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Welding Mishap Nearly Costs Lebanon Resident His Garage

Lebanon — A Lebanon man saved his garage from catching fire yesterday after he used a bulldozer to pull a piece of machinery that was ablaze out of the building.

The fire began when Mike Townsend was welding a piece of machinery in his garage and then left his Storrs Hill Road home to pick up his son at Lebanon High School.

While he was gone, his wife Joan looked out the window of their ranch-style home and noticed smoke billowing from the garage.

Townsend, who was on his way back to his house, connected a bulldozer to the machinery that was on fire as soon as he arrived and hauled it out of the garage so the flames wouldn’t spread to the structure.

“Good old farmers, they know what to do,” Joan Townsend said when interviewed at her home yesterday afternoon.

The Lebanon Fire Department received the call at 4:50 p.m., and when firefighters arrived, the piece of machinery was fully involved. But it took firefighters only three or four minutes to douse the blaze. Firefighters then used a thermal imaging camera to make sure the fire hadn’t spread throughout the garage.

Capt. Jim Wheatley said he wasn’t sure what started the fire, but said the garage only suffered smoke and heat damage. As firefighters drove away, Townsend held ice in his right hand because he burned it while he connected the bulldozer to the machinery.

Newport School Stays Closed Remainder of Week

Newport — School district officials have decided to keep Richards Elementary School closed for the remainder of the week because of delays in repairing the fire alarm system.

Classes have been cancelled at the K-4 school since Monday, the day after a sprinkler pipe ruptured in a third-floor classroom, causing flooding and knocking out the fire alarm system.

SAU 43 Business Manager Chuck Stuart said yesterday that the violent storms throughout the south, including Tennessee, delayed the delivery of replacement parts for the fire alarm. The repairs won’t be completed until today at the earliest.

“We don’t think it is worth bringing the students back for one day,” Stuart said.

An extra couple of days will also allow Servpro, the company hired to do the cleanup, to complete its work, without students in the school, Stuart said.

Big Rig Gets Stuck Under Trestle in Royalton

Royalton — A section of Route 14 in Royalton was closed for six hours Tuesday after the driver of a semi-trailer truck got his truck lodged under a train trestle near Vesper Road.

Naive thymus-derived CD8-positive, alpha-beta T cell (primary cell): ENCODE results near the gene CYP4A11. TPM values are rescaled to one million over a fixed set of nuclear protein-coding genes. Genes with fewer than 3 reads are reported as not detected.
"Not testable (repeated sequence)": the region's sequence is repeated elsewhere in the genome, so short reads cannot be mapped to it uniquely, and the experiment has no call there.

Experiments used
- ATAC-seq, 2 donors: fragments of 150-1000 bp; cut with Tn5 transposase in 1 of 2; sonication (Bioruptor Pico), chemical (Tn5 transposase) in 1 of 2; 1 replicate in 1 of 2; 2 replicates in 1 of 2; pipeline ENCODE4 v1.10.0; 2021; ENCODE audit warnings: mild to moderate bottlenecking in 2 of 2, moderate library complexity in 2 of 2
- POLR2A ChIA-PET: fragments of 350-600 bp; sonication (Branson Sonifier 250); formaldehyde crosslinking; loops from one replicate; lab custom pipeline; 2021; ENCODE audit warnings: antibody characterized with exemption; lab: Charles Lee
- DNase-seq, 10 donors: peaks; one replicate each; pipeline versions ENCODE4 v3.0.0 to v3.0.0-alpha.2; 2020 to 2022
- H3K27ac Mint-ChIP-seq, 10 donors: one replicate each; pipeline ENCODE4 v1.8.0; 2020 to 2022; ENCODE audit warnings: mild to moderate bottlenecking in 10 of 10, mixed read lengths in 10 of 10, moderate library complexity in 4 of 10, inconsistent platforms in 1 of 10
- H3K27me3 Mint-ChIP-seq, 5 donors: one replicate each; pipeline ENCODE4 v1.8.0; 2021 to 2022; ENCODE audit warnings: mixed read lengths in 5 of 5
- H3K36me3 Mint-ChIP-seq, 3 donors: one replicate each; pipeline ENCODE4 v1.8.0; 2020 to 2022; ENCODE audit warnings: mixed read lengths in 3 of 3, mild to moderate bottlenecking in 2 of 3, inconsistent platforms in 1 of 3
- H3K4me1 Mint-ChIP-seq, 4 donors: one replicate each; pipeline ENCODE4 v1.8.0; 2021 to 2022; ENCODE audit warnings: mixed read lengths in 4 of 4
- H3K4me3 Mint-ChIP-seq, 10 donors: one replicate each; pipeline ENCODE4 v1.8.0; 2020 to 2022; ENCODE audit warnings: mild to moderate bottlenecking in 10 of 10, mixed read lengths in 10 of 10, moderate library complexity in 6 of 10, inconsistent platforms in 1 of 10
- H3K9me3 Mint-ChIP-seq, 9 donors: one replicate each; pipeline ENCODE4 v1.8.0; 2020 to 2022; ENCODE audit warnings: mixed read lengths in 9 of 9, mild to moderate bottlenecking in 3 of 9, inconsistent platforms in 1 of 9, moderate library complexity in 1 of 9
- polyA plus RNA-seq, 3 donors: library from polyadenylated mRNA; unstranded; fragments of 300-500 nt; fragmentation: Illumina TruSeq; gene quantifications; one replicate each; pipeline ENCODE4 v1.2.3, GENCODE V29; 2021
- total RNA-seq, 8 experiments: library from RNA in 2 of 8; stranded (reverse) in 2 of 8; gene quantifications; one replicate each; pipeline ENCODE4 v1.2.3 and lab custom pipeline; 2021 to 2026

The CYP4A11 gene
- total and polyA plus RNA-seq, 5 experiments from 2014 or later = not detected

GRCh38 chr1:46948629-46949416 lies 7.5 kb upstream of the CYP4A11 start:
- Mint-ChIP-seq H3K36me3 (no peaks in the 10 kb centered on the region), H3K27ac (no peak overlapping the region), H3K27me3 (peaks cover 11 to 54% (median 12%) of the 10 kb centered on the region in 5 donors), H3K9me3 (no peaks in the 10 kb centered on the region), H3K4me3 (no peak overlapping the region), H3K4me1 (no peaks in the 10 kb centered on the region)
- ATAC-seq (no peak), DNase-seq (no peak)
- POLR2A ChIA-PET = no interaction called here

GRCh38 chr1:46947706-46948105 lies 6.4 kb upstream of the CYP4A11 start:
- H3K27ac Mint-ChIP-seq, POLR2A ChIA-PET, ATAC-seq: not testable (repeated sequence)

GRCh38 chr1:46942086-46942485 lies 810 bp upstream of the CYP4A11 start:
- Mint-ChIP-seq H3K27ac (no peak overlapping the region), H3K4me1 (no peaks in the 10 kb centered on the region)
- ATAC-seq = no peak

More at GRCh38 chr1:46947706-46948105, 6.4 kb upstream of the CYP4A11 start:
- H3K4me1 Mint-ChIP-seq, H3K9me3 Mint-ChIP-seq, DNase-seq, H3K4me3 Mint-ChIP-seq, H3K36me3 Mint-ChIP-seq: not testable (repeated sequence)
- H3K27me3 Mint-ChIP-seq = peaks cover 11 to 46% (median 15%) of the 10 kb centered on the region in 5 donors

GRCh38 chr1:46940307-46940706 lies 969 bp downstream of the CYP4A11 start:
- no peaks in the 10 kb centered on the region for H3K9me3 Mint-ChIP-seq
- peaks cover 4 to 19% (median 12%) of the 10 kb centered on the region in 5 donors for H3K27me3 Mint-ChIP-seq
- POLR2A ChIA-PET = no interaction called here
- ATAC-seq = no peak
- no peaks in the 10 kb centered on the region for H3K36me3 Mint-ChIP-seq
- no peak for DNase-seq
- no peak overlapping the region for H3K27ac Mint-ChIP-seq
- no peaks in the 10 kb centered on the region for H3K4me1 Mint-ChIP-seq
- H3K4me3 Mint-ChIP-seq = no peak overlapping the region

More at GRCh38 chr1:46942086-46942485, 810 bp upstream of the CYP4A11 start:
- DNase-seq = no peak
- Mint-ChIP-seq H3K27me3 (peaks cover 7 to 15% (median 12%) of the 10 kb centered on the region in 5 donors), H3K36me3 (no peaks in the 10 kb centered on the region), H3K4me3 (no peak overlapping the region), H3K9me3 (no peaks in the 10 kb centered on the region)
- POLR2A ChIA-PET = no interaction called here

Yisihak Mengesha, 37, of Anderson, S.C., was uninjured after he tried to drive his 13-foot-6-inch trailer under a 12-foot-1-inch clearance. Route 14 did not reopen until nearly midnight, and an Amtrak train was delayed while the tracks were inspected for damage.

The bridge wasn’t damaged, but there was extensive damage to top of the truck and trailer. Sabil & Sons towing pulled out the wedged-in truck. State police, Royalton Fire Department and the Department of Motor Vehicles assisted at the scene.

Hartland Man Dies Of Crash Injuries

Hartland — A Vermont man has died from injuries suffered in a car crash in Hartland last week.

Vermont State Police say 82-year-old Robert Guillette, of Hartland, fell asleep at the wheel on Interstate 91 south on Friday, going off the road and hitting a rock ledge in the median.

Police say he was taken to DHMC with what appeared to be minor injuries.

But police say a hospital evaluation determined that he had more serious internal injuries. Guillette died of those injuries on Monday.

According to his obituary which appeared in yesterday’s Valley News, Guillette worked at Split Ball Bearing and Timken in Lebanon before retiring in 1992.

— Staff and wire reports.

Claremont Community Center Delays Official Opening

Claremont — The official opening of the new $10-million community center has been pushed back to early March, city officials said yesterday, as it is taking longer than expected to install the floor.

Parks and Recreation Director Scott Hausler explained yesterday the new floor is a composite material that is actually poured over a rubberized mat that is laid over the concrete. But first workmen must grind the concrete down to “precision level,” Hausler said, before they apply the composite.

“There is a little more grinding that is necessary so that has taken a few days longer,” he said. “We want to be sure it is done right.” Laying the floor is a two-week process, he noted.

A “soft opening” is planned for the last week of February, when students on vacation will be able to use the new facility. Initially the new complex was to have its formal opening Feb. 16. Now it is scheduled for Saturday, March 2.

Hausler said otherwise everything else is on trach. “We are pretty pleased that this has been the only delay,” Hausler said.

Site work on the facility at the corner of South and Broad streets began about a year ago. When it opens the center will have an eight-lane pool, fitness room, full-sized gym and community rooms.